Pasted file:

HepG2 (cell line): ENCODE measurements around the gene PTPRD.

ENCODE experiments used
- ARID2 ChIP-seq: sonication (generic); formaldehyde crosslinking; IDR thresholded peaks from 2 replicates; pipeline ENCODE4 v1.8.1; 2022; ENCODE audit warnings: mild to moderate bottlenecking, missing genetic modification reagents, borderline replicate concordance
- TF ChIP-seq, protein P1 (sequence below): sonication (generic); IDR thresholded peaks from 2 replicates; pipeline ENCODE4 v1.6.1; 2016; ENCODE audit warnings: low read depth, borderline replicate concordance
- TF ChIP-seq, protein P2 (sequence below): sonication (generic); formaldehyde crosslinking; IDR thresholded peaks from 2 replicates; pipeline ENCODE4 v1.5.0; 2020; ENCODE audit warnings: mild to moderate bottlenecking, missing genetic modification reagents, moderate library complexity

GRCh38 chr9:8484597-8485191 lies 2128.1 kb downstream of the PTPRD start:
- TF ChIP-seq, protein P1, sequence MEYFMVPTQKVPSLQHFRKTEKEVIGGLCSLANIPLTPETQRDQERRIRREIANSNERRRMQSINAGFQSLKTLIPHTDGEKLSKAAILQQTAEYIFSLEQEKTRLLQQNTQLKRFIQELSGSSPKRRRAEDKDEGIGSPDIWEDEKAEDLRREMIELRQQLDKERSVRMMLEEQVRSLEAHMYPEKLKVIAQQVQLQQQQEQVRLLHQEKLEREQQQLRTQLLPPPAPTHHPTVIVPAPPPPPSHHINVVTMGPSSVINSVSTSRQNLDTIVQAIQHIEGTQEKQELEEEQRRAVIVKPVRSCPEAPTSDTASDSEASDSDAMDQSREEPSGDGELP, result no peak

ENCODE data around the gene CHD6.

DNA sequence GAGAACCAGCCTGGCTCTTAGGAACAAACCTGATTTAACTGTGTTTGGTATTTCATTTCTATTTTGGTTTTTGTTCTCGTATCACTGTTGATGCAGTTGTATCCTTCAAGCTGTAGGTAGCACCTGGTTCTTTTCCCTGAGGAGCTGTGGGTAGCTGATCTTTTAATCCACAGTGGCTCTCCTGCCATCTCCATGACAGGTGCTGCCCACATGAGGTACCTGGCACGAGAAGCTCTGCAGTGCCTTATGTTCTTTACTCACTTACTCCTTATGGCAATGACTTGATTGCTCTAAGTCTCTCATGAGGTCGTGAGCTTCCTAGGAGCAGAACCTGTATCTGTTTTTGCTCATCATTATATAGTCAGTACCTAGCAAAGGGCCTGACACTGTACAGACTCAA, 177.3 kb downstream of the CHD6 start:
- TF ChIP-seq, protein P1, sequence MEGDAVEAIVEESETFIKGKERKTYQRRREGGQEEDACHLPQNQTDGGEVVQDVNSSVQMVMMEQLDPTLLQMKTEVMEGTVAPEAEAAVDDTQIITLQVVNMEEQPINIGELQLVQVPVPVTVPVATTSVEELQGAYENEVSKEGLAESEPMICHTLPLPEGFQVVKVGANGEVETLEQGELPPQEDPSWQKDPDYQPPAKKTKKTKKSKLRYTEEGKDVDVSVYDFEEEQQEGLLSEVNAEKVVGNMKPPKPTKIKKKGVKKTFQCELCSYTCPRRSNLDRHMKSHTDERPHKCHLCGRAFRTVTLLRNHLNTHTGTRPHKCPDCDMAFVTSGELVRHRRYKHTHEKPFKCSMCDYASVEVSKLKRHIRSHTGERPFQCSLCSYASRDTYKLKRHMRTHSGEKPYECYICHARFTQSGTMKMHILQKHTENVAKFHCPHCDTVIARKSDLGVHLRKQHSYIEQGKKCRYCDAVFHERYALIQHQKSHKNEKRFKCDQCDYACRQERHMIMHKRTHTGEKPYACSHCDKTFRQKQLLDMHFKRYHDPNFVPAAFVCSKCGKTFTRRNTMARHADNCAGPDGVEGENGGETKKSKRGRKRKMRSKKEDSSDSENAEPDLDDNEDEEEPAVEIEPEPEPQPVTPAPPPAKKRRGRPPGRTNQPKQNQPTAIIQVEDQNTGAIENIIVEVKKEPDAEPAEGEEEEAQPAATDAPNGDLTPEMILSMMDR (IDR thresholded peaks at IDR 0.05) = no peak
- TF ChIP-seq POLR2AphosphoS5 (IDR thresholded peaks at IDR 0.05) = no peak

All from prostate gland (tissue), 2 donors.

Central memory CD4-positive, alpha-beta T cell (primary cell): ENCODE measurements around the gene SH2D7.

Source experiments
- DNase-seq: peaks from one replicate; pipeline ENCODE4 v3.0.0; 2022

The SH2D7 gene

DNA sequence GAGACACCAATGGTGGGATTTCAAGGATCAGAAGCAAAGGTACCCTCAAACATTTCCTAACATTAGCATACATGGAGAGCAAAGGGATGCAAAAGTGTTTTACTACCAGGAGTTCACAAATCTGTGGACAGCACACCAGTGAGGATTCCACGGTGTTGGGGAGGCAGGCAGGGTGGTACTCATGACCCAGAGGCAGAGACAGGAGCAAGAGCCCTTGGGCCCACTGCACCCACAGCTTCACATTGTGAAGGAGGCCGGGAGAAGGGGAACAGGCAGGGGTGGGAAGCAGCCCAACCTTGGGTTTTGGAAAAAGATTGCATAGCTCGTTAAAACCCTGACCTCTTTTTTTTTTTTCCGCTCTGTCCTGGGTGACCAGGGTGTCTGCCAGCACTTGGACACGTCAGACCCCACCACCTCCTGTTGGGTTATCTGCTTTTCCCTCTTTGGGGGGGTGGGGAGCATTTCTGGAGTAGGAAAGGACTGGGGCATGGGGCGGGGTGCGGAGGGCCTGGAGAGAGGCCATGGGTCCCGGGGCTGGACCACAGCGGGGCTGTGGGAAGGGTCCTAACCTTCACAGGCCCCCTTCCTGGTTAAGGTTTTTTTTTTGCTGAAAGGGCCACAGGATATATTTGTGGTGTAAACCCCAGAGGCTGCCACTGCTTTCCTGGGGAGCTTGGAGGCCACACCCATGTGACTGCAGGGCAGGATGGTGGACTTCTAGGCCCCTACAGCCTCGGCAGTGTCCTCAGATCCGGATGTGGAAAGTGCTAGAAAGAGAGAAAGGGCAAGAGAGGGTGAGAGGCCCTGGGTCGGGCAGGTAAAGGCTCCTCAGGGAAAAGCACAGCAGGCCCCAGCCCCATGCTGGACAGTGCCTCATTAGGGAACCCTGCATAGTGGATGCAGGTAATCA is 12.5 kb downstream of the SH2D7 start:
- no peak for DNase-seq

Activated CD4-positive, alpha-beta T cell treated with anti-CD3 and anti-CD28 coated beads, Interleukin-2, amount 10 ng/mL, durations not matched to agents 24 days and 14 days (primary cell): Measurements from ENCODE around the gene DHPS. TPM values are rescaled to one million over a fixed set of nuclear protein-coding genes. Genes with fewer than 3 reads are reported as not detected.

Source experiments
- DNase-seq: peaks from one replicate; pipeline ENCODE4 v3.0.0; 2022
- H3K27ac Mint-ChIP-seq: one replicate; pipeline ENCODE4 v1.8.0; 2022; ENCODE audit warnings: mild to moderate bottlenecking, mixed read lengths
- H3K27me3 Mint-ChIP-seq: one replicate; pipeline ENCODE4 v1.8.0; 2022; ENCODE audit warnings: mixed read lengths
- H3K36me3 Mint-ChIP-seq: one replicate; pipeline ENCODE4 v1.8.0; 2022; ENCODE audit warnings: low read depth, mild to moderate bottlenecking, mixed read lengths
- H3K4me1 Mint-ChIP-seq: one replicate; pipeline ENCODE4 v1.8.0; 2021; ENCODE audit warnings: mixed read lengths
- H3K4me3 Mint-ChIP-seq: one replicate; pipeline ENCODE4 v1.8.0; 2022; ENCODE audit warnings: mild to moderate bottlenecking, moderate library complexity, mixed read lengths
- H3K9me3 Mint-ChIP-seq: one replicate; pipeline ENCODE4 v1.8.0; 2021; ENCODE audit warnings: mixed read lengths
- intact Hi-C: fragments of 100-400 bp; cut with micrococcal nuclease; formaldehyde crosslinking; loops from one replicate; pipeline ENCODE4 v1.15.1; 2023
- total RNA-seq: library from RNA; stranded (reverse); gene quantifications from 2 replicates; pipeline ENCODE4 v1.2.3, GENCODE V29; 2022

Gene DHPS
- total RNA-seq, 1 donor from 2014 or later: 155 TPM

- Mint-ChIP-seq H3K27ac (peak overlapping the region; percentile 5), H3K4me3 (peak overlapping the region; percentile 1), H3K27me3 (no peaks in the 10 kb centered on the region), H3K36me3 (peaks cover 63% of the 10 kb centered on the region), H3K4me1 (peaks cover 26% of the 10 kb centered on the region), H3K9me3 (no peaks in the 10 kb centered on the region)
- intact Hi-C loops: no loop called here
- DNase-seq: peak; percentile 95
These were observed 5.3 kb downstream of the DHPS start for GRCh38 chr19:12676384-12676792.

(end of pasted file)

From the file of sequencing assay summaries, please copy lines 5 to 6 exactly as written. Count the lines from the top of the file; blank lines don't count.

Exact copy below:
- TF ChIP-seq, protein P2 (sequence below): sonication (generic); formaldehyde crosslinking; IDR thresholded peaks from 2 replicates; pipeline ENCODE4 v1.5.0; 2020; ENCODE audit warnings: mild to moderate bottlenecking, missing genetic modification reagents, moderate library complexity

GRCh38 chr9:8484597-8485191 lies 2128.1 kb downstream of the PTPRD start: